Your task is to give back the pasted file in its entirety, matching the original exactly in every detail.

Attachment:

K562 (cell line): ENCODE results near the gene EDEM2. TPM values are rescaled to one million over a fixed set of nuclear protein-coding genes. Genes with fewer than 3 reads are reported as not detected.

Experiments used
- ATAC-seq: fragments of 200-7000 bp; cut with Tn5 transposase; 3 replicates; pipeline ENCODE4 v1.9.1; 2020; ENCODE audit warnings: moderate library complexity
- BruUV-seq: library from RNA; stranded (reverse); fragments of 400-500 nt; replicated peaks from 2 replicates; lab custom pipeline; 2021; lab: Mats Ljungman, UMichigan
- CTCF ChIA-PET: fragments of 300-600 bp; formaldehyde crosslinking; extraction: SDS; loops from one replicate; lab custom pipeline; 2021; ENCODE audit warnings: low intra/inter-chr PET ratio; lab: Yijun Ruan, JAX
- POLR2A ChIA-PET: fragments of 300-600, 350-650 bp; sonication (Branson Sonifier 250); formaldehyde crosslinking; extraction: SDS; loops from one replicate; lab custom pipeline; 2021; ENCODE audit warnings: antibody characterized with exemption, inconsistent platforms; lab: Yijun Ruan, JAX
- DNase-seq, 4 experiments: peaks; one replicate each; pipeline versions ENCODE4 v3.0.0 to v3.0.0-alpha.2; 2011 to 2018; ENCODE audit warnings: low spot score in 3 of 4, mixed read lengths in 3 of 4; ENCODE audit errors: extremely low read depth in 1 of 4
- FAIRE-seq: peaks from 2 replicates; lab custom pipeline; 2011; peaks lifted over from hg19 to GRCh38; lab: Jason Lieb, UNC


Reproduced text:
K562 (cell line): ENCODE results near the gene EDEM2. TPM values are rescaled to one million over a fixed set of nuclear protein-coding genes. Genes with fewer than 3 reads are reported as not detected.

Experiments used
- ATAC-seq: fragments of 200-7000 bp; cut with Tn5 transposase; 3 replicates; pipeline ENCODE4 v1.9.1; 2020; ENCODE audit warnings: moderate library complexity
- BruUV-seq: library from RNA; stranded (reverse); fragments of 400-500 nt; replicated peaks from 2 replicates; lab custom pipeline; 2021; lab: Mats Ljungman, UMichigan
- CTCF ChIA-PET: fragments of 300-600 bp; formaldehyde crosslinking; extraction: SDS; loops from one replicate; lab custom pipeline; 2021; ENCODE audit warnings: low intra/inter-chr PET ratio; lab: Yijun Ruan, JAX
- POLR2A ChIA-PET: fragments of 300-600, 350-650 bp; sonication (Branson Sonifier 250); formaldehyde crosslinking; extraction: SDS; loops from one replicate; lab custom pipeline; 2021; ENCODE audit warnings: antibody characterized with exemption, inconsistent platforms; lab: Yijun Ruan, JAX
- DNase-seq, 4 experiments: peaks; one replicate each; pipeline versions ENCODE4 v3.0.0 to v3.0.0-alpha.2; 2011 to 2018; ENCODE audit warnings: low spot score in 3 of 4, mixed read lengths in 3 of 4; ENCODE audit errors: extremely low read depth in 1 of 4
- FAIRE-seq: peaks from 2 replicates; lab custom pipeline; 2011; peaks lifted over from hg19 to GRCh38; lab: Jason Lieb, UNC